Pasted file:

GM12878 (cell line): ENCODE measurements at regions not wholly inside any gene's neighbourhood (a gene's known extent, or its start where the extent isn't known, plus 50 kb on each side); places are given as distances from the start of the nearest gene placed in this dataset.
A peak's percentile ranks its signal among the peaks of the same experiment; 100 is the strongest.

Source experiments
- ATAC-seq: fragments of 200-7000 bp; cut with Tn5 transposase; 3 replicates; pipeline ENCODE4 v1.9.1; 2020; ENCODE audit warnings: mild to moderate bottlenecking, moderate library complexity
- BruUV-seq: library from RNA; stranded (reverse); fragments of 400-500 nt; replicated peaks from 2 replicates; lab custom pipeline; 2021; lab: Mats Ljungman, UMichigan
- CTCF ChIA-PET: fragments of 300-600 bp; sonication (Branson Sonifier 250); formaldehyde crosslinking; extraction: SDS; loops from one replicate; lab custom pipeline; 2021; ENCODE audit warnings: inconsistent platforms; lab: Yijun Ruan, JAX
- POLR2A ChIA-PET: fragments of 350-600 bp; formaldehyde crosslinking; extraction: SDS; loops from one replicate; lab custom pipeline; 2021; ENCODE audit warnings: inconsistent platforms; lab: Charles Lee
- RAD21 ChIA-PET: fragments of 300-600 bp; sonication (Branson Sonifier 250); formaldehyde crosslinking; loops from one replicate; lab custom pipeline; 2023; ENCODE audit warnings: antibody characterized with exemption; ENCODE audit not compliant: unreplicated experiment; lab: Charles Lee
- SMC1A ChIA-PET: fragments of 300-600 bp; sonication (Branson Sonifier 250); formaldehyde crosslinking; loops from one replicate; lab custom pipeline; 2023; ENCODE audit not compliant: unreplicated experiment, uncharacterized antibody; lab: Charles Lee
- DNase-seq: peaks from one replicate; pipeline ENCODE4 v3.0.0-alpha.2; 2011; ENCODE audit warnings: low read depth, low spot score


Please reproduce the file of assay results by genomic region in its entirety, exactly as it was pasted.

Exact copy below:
GM12878 (cell line): ENCODE measurements at regions not wholly inside any gene's neighbourhood (a gene's known extent, or its start where the extent isn't known, plus 50 kb on each side); places are given as distances from the start of the nearest gene placed in this dataset.
A peak's percentile ranks its signal among the peaks of the same experiment; 100 is the strongest.

Source experiments
- ATAC-seq: fragments of 200-7000 bp; cut with Tn5 transposase; 3 replicates; pipeline ENCODE4 v1.9.1; 2020; ENCODE audit warnings: mild to moderate bottlenecking, moderate library complexity
- BruUV-seq: library from RNA; stranded (reverse); fragments of 400-500 nt; replicated peaks from 2 replicates; lab custom pipeline; 2021; lab: Mats Ljungman, UMichigan
- CTCF ChIA-PET: fragments of 300-600 bp; sonication (Branson Sonifier 250); formaldehyde crosslinking; extraction: SDS; loops from one replicate; lab custom pipeline; 2021; ENCODE audit warnings: inconsistent platforms; lab: Yijun Ruan, JAX
- POLR2A ChIA-PET: fragments of 350-600 bp; formaldehyde crosslinking; extraction: SDS; loops from one replicate; lab custom pipeline; 2021; ENCODE audit warnings: inconsistent platforms; lab: Charles Lee
- RAD21 ChIA-PET: fragments of 300-600 bp; sonication (Branson Sonifier 250); formaldehyde crosslinking; loops from one replicate; lab custom pipeline; 2023; ENCODE audit warnings: antibody characterized with exemption; ENCODE audit not compliant: unreplicated experiment; lab: Charles Lee
- SMC1A ChIA-PET: fragments of 300-600 bp; sonication (Branson Sonifier 250); formaldehyde crosslinking; loops from one replicate; lab custom pipeline; 2023; ENCODE audit not compliant: unreplicated experiment, uncharacterized antibody; lab: Charles Lee
- DNase-seq: peaks from one replicate; pipeline ENCODE4 v3.0.0-alpha.2; 2011; ENCODE audit warnings: low read depth, low spot score